But it shouldn’t fall just to Garland (who, reporters know, cannot respond) or to Democrats to debunk these claims. It is the job of journalists to call out Republicans for making claims that have been debunked, debunked by their own cherished witness. And while some outlets have acknowledged that, deep into stories, those journalists who’ve championed Gary Shapley — see this report on which Devlin Barrett has the top byline, for example — are simply silent about the way that Shapley’s own notes undermine these GOP complaints.

Garland did not answer many of the specific questions about the Biden case, including issues raised by two IRS agent whistleblowers who have claimed Justice Department officials stymied and dragged the investigation. Repeatedly, the attorney general said lawmakers would have to ask Weiss — while also suggesting those answers may have to wait until the investigation is complete and Weiss issues a final report on it.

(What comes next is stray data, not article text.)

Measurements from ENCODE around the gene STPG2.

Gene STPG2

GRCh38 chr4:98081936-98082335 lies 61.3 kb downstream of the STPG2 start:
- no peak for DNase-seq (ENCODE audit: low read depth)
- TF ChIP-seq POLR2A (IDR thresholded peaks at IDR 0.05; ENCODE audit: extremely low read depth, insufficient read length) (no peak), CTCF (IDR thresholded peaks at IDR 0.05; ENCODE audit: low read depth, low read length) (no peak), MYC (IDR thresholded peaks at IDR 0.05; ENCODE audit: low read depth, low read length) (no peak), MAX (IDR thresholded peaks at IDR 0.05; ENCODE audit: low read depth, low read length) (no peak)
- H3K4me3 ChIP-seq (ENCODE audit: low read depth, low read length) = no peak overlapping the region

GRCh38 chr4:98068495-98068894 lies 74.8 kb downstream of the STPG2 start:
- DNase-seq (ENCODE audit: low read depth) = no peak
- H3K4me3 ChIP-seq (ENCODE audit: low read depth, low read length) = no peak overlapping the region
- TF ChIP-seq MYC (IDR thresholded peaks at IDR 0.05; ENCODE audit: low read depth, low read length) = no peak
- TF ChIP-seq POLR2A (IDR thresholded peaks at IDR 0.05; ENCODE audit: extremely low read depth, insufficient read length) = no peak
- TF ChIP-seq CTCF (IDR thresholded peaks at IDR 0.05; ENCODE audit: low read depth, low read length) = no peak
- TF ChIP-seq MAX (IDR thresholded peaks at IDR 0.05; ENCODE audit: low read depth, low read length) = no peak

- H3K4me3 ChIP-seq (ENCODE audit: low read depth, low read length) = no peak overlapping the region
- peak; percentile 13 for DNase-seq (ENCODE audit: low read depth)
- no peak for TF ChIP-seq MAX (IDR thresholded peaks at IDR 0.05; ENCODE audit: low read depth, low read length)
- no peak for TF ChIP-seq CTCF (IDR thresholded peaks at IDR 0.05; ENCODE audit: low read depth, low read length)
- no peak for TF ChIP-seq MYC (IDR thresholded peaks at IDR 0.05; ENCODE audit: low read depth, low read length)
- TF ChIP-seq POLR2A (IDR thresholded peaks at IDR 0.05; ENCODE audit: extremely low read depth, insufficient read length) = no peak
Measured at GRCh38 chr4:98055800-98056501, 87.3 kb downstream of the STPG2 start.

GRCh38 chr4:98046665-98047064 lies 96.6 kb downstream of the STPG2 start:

You know who already answered the questions Shapley raised? Shapley’s own notes!! Garland shouldn’t need to explain why Weiss “let” statutes of limitation expire when Shapley’s own notes record him having come to at least a preliminary decision not to charge those years before the statutes lapsed. A competent journalist should be able to do that.

Of course, Devlin Barrett has already provided abundant proof that Devlin Barrett prefers to parrot what Shapley and his handers say than to read what his notes actually record and report on the many ways those notes (and his decision to withhold more accurate hand-written notes for months) discredit Shapley as a source.